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Brain (minus machine) interface

Learning to use an implanted brain electrode to control a prosthetic or robotic arm might be easier than researchers thought, suggests a linkurl:study;http://www.plosbiology.org/article/info:doi/10.1371/journal.pbio.1000153 published online yesterday (21 July) in PLoS Biology. Ideally, the goal of a brain-machine interface is "to control the prosthetic naturally," said lead author linkurl:Jose Carmena;http://www.eecs.berkeley.edu/~carmena/ from the University of California, Berkeley. To date,

By | July 21, 2009

Learning to use an implanted brain electrode to control a prosthetic or robotic arm might be easier than researchers thought, suggests a linkurl:study;http://www.plosbiology.org/article/info:doi/10.1371/journal.pbio.1000153 published online yesterday (21 July) in PLoS Biology. Ideally, the goal of a brain-machine interface is "to control the prosthetic naturally," said lead author linkurl:Jose Carmena;http://www.eecs.berkeley.edu/~carmena/ from the University of California, Berkeley. To date, though, controlling devices via an electrode implanted in the brain has taken considerable practice, often with inconsistent results.
Monkeys asked to move a cursor
between the center dot and
radial dots were proficient by day 13

Image: Jose Carmena, Karunesh Ganguly
and PLoS Biology
Brain-implanted neuroprosthetics use a computer algorithm to interpret the brain's impulses. But the standard practice with these implants is to reset the algorithm every day -- sometimes twice a day -- to adjust for neurons that move away from the electrodes. "It's one feature of the neuron that makes them tricky," said Chet Moritz from the University of Washington, who was not involved in the research. "Sometime they come and go; sometimes they disappear for good." Carmena and coauthor Karunesh Ganguly, also at UC Berkeley, wanted to find a more consistent approach. They started with the protocol researchers generally use after implanting a neuroprosthetic -- "training" the computer algorithm to take note of the neurons that fired when they asked the monkeys to move their arm. Normally, researchers repeat this process each day to find a suite of neurons that demonstrate the ability to control movement. Instead, Ganguly and Carmena searched for a suite of stable neurons that they could record from consistently every day. They then let the animal play a computer game in which it must control those neurons to move the cursor left, right, up or down across a computer screen. Daily computer training translates into variable performance by the monkey (or patient) from day to day. But when Ganguly and Carmena instead trained the computer just once with the same neurons, and then used the same algorithm on subsequent days, not only were the monkeys able to reach 100% proficiency quickly, they were able maintain that level each day after. The results suggest that "the brain may be able to learn to control these devices better when the computer is not changing the algorithms along the way," said Moritz. Reducing the amount of computer intervention may also help monkeys remember the task -- a feat that has proved difficult in previous studies. After the monkeys learned the task, the researchers changed the rules of the game by switching how the cursor on the screen was controlled. The tweak was comparable to having the buttons on your mouse reversed so that when you move the mouse left, the cursor goes right, and visa versa, explained Moritz. Once the monkeys gained proficiency with the new controls, the researchers restored the old controls; the monkeys still performed at 100% accuracy. "The brain can consolidate the motor skill of the prosthetic device," said Carmena. That means it might be possible to add more complicated controls one by one, he said, consolidating each to memory before adding another -- an approach that could lead the way to more seamless and natural neuroprosthetics control.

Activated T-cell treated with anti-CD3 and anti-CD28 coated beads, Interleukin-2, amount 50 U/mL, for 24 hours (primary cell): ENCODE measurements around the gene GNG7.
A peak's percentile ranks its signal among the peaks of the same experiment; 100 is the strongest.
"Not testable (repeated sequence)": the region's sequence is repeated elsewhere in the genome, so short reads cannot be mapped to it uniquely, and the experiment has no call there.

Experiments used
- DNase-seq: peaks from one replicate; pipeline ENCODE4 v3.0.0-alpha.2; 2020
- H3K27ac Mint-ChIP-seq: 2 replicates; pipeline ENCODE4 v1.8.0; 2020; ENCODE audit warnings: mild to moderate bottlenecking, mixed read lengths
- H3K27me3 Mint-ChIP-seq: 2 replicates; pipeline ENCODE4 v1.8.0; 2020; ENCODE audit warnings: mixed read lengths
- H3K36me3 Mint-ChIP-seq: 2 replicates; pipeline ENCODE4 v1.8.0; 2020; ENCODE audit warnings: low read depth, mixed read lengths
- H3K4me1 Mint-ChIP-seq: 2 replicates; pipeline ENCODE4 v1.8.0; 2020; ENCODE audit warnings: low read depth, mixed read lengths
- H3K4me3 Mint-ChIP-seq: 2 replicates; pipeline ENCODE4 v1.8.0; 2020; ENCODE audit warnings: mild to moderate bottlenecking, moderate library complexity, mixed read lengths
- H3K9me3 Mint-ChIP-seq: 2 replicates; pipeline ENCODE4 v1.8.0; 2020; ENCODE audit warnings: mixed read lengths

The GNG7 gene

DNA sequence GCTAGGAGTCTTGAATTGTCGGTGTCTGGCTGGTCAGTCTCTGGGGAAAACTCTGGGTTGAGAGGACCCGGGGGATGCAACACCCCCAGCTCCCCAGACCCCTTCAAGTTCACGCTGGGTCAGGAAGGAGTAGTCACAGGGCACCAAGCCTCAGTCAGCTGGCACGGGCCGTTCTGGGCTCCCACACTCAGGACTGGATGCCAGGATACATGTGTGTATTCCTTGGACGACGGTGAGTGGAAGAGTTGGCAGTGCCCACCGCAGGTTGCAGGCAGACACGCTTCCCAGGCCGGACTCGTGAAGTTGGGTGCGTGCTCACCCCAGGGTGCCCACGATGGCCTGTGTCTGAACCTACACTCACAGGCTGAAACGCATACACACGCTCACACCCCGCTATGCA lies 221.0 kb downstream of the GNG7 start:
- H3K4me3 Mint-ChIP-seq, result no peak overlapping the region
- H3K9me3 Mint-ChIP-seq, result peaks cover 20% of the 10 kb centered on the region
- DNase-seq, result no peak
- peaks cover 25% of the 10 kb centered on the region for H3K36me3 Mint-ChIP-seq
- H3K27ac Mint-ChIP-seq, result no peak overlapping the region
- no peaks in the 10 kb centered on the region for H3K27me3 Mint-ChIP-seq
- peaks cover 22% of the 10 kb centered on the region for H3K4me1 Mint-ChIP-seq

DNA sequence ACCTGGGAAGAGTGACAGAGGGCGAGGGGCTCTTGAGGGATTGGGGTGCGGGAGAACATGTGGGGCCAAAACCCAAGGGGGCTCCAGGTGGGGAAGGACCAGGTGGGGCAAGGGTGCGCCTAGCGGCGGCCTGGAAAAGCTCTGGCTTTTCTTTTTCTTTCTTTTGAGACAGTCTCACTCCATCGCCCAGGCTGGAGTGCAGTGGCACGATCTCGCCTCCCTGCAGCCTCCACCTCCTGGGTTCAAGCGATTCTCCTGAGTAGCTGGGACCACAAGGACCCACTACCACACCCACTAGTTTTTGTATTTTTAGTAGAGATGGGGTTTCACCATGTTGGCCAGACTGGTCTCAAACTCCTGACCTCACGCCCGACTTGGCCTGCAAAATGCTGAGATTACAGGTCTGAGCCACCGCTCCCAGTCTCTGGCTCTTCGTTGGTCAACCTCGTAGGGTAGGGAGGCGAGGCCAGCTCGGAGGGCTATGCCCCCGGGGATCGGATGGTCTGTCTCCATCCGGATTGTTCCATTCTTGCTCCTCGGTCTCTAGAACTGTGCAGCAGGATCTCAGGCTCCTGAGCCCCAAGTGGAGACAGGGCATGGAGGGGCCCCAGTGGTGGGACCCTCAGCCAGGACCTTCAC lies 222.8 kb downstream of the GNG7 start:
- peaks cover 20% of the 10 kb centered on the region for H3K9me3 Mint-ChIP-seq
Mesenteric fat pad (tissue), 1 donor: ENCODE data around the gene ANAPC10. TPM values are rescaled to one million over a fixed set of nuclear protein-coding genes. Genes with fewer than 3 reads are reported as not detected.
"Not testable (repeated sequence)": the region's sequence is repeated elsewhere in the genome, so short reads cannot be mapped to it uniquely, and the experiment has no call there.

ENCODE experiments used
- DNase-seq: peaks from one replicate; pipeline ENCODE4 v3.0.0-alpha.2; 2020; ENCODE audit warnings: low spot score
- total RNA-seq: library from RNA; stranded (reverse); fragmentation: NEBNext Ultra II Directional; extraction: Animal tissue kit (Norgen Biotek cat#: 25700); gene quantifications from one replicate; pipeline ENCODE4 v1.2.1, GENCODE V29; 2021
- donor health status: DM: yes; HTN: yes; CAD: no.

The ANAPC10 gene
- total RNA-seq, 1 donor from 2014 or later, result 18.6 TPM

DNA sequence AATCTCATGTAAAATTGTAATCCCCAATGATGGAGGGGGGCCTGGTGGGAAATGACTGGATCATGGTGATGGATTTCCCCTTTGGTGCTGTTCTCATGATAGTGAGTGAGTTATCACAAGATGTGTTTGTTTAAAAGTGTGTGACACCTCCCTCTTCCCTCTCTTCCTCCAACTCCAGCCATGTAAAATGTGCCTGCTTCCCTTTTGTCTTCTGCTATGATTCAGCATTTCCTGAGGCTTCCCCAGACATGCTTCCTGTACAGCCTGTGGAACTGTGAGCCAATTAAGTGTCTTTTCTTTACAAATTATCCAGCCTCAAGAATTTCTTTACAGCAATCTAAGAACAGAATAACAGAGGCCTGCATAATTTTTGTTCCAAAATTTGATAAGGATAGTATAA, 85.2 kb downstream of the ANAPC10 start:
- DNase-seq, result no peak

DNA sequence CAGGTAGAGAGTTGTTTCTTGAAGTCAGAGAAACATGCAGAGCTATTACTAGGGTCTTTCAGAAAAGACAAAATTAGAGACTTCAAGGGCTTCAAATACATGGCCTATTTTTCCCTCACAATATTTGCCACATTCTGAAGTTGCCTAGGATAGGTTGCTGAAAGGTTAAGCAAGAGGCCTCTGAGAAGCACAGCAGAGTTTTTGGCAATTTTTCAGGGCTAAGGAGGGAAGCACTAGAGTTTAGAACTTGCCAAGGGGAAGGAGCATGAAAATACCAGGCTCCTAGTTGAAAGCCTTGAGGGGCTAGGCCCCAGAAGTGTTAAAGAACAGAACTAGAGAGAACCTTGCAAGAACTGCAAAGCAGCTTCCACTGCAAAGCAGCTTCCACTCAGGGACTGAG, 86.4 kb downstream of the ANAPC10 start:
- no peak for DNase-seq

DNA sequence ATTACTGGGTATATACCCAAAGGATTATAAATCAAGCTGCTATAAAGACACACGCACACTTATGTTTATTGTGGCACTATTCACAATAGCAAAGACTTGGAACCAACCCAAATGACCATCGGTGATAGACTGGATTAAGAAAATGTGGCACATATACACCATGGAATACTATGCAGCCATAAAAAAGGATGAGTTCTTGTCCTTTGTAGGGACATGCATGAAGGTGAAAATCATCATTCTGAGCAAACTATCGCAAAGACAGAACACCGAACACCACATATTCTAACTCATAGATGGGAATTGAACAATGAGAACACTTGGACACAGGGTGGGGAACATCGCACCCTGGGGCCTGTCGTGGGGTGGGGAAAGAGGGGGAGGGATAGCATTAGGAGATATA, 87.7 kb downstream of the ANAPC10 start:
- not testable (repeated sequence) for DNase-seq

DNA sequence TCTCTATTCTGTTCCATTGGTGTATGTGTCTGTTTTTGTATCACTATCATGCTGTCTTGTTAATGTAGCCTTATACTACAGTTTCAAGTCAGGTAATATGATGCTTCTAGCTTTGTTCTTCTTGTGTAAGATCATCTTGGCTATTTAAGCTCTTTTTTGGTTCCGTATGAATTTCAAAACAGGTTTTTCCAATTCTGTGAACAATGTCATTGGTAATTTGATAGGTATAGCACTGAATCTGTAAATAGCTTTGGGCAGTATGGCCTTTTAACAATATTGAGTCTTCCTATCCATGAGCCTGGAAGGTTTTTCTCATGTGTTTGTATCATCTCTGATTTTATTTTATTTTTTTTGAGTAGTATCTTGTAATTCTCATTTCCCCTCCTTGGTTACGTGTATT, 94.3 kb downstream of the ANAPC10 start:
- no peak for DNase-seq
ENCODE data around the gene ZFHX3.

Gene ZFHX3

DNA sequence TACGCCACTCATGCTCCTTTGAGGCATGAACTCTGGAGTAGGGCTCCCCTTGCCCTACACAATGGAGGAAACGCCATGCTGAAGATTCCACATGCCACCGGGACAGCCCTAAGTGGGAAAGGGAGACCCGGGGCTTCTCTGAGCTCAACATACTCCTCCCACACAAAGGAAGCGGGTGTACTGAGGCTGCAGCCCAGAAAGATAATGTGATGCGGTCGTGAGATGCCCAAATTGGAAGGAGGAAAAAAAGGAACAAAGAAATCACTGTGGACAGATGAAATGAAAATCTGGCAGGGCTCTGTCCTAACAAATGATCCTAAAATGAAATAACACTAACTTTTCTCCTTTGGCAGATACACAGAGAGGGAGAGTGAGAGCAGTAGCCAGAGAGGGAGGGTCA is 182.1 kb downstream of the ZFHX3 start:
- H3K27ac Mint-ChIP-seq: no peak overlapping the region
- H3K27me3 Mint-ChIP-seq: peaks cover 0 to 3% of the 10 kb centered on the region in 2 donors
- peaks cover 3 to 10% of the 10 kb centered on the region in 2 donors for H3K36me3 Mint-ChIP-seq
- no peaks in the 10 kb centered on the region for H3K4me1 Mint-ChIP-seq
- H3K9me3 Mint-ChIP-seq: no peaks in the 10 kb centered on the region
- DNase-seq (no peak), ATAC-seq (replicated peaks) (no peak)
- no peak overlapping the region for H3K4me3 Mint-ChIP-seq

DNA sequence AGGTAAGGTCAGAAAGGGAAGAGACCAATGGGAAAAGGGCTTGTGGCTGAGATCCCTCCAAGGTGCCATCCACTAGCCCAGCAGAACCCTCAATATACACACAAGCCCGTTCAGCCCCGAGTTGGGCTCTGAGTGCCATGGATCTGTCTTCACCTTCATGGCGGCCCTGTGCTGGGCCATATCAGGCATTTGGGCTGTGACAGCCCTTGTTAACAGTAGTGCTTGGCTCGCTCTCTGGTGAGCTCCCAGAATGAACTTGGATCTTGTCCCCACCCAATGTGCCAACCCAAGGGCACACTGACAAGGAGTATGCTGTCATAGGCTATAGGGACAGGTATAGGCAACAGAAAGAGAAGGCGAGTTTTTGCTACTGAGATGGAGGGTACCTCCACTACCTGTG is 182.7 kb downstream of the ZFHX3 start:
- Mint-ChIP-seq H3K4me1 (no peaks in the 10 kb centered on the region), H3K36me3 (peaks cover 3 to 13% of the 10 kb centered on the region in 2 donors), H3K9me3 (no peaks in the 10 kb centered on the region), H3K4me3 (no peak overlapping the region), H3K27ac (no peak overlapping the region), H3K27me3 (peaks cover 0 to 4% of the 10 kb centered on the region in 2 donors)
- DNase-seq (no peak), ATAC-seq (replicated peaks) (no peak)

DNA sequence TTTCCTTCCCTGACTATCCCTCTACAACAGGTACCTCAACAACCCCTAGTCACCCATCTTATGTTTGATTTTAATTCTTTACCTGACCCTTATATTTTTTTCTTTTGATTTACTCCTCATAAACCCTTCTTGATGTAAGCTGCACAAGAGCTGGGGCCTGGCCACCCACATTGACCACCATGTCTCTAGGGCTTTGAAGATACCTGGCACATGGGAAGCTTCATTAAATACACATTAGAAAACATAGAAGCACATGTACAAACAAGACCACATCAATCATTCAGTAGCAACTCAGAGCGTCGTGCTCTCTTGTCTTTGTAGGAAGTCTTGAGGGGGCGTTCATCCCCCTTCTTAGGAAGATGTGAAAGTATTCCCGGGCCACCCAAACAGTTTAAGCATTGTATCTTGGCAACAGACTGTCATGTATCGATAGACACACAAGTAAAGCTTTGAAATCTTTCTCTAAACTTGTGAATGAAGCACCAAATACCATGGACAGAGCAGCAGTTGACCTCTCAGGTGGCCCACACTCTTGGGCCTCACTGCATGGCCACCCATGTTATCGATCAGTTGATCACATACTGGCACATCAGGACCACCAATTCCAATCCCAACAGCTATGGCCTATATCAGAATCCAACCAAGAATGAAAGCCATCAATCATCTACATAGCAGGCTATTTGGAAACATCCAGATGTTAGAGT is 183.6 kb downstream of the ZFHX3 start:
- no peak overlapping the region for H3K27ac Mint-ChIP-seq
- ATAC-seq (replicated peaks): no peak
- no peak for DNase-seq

**__Related stories:__***linkurl:Of Cells and Wires;http://www.the-scientist.com/2009/01/1/32/1/
[January 2009]*linkurl:Single neuron power;http://www.the-scientist.com/blog/display/55091/
[15th October 2008]*linkurl: Neuroprosthetics Today;http://www.the-scientist.com/article/display/55286/
[January 2009]
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